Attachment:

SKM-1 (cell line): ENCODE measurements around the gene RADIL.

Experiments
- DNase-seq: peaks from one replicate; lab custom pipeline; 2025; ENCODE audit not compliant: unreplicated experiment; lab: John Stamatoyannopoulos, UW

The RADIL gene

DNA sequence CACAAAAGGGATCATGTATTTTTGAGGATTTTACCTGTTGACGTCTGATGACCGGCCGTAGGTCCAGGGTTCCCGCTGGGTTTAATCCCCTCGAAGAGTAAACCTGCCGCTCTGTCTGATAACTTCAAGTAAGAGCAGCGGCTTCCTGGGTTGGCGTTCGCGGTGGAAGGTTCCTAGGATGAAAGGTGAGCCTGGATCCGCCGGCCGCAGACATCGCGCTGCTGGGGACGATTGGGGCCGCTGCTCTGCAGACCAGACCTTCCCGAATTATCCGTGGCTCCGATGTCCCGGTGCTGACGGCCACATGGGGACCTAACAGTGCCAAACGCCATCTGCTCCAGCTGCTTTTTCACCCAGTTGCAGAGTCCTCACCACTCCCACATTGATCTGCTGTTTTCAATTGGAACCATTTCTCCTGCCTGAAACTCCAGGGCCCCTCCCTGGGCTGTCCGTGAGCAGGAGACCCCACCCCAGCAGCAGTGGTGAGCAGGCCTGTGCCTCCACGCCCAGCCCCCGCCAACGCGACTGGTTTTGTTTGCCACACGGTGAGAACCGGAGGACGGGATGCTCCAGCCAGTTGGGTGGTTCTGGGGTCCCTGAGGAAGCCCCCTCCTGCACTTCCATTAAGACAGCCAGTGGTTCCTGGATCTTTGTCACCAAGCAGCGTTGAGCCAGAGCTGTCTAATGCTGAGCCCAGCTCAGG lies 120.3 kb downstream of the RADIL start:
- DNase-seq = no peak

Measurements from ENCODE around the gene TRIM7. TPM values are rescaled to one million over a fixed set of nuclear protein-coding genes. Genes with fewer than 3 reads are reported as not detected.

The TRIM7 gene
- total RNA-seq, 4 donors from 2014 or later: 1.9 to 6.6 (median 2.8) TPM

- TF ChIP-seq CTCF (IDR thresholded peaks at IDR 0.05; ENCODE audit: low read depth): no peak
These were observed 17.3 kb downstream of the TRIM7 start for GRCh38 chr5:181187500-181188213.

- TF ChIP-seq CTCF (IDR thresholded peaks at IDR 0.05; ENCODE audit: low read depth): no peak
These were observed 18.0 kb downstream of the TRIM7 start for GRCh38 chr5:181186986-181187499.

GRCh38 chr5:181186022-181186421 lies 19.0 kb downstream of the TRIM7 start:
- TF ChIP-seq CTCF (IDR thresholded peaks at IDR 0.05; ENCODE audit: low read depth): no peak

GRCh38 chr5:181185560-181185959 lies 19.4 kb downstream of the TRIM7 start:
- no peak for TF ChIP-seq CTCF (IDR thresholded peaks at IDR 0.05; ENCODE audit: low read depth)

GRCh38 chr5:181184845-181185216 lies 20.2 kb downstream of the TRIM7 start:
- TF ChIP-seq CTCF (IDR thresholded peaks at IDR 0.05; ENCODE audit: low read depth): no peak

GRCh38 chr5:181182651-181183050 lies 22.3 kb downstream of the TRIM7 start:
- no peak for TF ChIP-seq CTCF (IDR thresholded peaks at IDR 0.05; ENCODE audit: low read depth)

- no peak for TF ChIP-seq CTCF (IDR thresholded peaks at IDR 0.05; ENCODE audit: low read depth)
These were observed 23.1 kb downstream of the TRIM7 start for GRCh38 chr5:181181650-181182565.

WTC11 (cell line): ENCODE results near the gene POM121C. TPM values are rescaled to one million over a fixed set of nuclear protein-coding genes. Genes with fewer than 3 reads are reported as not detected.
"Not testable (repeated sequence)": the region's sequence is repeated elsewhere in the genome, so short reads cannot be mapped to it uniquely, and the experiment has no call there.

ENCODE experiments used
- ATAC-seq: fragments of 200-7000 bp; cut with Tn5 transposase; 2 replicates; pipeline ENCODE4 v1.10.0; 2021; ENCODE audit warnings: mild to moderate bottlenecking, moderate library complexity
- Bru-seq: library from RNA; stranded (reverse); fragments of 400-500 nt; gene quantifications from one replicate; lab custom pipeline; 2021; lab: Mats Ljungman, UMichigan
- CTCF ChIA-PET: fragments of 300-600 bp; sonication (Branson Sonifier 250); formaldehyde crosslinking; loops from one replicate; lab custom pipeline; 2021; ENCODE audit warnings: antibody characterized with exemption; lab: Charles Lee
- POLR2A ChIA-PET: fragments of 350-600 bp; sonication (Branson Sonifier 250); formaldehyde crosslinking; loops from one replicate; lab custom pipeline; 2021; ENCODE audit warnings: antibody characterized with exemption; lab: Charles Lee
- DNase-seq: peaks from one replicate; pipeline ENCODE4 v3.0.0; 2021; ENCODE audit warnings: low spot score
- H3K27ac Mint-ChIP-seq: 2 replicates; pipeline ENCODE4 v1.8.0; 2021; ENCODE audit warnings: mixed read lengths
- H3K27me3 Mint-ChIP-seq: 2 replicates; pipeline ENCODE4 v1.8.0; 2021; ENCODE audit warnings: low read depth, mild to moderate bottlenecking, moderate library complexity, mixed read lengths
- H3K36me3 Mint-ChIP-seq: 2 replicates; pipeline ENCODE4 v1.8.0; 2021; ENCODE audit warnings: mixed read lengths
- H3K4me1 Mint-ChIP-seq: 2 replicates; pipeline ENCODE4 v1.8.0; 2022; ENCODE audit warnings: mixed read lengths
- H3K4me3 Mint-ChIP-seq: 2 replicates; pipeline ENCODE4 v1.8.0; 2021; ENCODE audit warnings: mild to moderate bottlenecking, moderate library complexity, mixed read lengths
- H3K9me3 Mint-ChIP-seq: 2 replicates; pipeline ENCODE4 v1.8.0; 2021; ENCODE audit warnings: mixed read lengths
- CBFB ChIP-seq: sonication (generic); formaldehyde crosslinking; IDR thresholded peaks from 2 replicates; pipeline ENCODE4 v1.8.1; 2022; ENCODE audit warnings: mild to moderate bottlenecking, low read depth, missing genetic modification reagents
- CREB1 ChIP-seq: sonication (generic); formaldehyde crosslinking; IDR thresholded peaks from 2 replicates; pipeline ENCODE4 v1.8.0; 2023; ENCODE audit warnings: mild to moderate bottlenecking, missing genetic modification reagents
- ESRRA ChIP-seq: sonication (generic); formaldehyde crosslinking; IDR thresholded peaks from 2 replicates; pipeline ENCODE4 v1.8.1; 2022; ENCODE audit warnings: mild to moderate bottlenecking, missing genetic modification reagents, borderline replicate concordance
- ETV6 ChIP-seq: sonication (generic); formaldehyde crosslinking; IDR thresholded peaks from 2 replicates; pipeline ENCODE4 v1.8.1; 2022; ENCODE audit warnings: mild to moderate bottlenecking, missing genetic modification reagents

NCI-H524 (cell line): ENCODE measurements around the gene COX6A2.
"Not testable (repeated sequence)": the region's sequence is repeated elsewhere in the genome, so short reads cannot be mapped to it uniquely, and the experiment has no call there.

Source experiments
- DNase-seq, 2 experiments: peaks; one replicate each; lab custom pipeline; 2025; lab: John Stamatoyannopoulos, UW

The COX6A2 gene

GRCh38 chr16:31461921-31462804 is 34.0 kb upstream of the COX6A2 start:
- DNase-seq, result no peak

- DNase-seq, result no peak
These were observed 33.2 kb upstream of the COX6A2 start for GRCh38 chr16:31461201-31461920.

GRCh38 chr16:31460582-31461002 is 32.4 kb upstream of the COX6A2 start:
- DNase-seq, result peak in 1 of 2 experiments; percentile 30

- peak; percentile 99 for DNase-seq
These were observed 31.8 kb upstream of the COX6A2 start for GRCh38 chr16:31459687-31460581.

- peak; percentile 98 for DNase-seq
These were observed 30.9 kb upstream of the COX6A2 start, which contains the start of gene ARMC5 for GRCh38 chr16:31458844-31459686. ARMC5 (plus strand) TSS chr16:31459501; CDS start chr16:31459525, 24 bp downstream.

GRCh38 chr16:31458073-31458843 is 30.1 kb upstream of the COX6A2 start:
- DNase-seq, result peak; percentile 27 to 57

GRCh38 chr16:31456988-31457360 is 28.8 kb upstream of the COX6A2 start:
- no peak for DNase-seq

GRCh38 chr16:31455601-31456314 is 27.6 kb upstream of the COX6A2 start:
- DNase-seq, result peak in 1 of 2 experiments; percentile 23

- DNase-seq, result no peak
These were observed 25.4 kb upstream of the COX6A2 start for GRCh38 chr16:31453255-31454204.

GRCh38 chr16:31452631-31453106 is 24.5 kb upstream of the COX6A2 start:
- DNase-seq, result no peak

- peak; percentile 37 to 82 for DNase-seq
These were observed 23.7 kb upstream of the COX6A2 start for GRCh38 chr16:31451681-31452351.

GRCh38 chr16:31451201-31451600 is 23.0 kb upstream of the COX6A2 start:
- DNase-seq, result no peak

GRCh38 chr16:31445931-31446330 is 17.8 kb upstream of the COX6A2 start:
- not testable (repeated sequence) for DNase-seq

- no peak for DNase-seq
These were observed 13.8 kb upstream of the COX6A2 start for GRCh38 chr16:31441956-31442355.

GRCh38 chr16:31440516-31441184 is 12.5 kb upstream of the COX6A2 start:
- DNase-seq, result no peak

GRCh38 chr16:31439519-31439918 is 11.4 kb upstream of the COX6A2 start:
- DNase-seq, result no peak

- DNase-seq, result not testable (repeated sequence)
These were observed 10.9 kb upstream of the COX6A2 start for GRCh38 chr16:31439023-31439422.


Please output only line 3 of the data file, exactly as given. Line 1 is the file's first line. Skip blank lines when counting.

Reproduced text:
- DNase-seq: peaks from one replicate; lab custom pipeline; 2025; ENCODE audit not compliant: unreplicated experiment; lab: John Stamatoyannopoulos, UW